Wednesday, 24 September 2014

Movements and acupuncture meridians

             
            
By : Henry Remanlay

              Chinese medicine (CM) point of view is different than western medicine. CM recognized the existence of acupuncture points that create an energetic line all over the body and connect to organs. One meridian it linked to a specific organ, so for example in CM the meridian that running from face, abdomen to the feet is stomach meridian, since internally this meridian connect with stomach organ. On a meridian lies many acupuncture points, and those points give different respond if stimulated (with needle or massage).

            Those meridians also connect to muscles and tendons, because their role is to nourish muscle and support body movements. This is why a problem with movements or muscles could become a tool for assessing which meridians are involved in particular motor problem.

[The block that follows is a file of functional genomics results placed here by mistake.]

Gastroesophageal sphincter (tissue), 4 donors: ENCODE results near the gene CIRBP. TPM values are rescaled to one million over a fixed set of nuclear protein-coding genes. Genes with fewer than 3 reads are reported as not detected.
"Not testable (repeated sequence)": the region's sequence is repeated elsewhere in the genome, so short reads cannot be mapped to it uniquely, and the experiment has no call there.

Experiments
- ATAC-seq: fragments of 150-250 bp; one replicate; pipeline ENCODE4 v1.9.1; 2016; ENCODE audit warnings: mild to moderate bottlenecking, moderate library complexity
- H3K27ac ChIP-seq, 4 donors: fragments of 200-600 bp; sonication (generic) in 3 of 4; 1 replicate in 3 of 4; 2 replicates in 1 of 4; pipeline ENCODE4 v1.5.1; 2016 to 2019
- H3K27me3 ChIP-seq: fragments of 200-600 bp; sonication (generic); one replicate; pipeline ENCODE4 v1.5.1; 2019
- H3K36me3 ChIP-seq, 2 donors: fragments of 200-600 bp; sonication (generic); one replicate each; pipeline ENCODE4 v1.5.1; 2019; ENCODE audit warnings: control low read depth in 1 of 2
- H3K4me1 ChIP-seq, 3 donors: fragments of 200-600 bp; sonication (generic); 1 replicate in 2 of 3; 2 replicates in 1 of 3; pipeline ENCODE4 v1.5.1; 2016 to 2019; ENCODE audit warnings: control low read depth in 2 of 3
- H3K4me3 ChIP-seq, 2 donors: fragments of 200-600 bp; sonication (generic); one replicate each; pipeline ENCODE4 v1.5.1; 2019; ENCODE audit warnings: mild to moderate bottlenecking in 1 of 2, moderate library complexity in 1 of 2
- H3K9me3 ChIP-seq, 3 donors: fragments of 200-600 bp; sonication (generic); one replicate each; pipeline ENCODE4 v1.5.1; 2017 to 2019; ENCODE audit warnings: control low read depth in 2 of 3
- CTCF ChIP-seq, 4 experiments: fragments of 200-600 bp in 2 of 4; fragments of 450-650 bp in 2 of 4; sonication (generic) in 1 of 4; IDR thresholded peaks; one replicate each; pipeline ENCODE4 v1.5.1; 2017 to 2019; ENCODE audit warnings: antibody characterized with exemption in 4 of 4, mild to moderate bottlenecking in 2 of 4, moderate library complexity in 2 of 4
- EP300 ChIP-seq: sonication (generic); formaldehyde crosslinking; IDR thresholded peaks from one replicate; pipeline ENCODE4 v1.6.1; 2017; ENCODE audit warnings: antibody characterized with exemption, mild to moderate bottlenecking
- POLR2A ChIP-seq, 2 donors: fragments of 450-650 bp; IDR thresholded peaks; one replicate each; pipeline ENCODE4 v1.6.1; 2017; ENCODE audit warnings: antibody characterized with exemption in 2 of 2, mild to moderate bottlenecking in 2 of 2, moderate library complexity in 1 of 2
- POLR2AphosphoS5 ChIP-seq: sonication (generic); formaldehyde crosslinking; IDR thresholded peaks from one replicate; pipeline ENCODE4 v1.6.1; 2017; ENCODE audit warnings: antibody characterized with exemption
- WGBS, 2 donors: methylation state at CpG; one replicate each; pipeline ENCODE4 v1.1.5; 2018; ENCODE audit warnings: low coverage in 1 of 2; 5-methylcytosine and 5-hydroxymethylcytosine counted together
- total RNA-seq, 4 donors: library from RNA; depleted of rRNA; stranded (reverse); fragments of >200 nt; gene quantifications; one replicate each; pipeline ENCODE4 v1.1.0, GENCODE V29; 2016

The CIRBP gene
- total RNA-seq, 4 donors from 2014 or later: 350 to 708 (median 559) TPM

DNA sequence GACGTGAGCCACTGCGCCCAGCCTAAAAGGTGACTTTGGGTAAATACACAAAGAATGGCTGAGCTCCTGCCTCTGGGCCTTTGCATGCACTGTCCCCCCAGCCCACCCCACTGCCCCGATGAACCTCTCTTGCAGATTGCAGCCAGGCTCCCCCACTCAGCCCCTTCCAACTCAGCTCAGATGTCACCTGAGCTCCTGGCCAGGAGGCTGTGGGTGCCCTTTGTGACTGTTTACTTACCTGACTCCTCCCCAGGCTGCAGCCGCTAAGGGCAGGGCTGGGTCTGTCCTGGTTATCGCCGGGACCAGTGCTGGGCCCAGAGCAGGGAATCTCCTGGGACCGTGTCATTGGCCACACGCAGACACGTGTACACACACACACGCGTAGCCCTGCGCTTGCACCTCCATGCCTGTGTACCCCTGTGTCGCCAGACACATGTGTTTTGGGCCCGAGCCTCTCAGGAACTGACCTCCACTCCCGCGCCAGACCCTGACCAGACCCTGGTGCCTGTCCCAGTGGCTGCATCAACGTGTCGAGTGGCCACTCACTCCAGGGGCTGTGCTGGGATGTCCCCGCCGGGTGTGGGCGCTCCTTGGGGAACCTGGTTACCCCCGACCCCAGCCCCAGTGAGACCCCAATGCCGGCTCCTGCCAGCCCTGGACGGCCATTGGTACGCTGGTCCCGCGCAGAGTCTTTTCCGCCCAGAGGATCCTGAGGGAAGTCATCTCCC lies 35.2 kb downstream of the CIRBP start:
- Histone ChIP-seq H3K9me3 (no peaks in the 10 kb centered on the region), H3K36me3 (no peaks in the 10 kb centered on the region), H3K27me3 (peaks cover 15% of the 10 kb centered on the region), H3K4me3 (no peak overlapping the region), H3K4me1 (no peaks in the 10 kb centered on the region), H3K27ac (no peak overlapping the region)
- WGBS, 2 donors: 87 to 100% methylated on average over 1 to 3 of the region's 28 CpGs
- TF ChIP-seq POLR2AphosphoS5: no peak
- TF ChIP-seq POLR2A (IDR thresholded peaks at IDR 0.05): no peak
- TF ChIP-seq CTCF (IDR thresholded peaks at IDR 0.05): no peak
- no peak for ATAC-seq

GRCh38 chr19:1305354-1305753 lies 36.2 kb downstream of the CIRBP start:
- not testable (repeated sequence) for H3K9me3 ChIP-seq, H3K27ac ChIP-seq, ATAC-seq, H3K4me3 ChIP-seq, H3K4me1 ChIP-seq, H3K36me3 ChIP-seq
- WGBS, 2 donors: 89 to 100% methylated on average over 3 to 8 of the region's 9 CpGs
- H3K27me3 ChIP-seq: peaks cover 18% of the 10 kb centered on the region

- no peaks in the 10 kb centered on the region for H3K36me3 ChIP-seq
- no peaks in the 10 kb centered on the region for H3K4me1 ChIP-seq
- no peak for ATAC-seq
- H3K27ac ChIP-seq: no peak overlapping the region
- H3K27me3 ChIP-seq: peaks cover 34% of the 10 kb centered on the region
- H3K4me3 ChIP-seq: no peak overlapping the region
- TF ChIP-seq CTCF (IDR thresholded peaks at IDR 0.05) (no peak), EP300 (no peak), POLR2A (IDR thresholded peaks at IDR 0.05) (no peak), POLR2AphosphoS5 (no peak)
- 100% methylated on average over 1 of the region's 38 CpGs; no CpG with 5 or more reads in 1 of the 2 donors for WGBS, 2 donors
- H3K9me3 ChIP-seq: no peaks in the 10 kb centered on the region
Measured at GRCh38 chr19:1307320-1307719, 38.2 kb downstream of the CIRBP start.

In my clinical experience with special need children with development and motor problem, combination between acupuncture and kinesiology give a profound improvement. Children with developmental delay could be divided into two categories, problem in meridian development or organs imbalance. But whatever the category it manifests in motor control problem, since muscles are not receiving nourishment from meridians.

            In my experience practice and working with qigong, i found it is important for the movements to have a correct movement, controlled, focused and support with a good breathing. I notice that meridians can be stimulated with a correct pattern of movements. Hua Tuo, a leading Chinese medicine physician in the era of Han dynasty (25 - 220 AD), had stated the importance of movements to cure and prevent the disease. He developed a series of qigong movements that based on his observation on a certain animals movements and their relation to Chinese medicine five elements point of view.

           Specific movement in qigong design to stimulates acupuncture points, so combination between acupuncture and adapted specific movements may support special needs children development.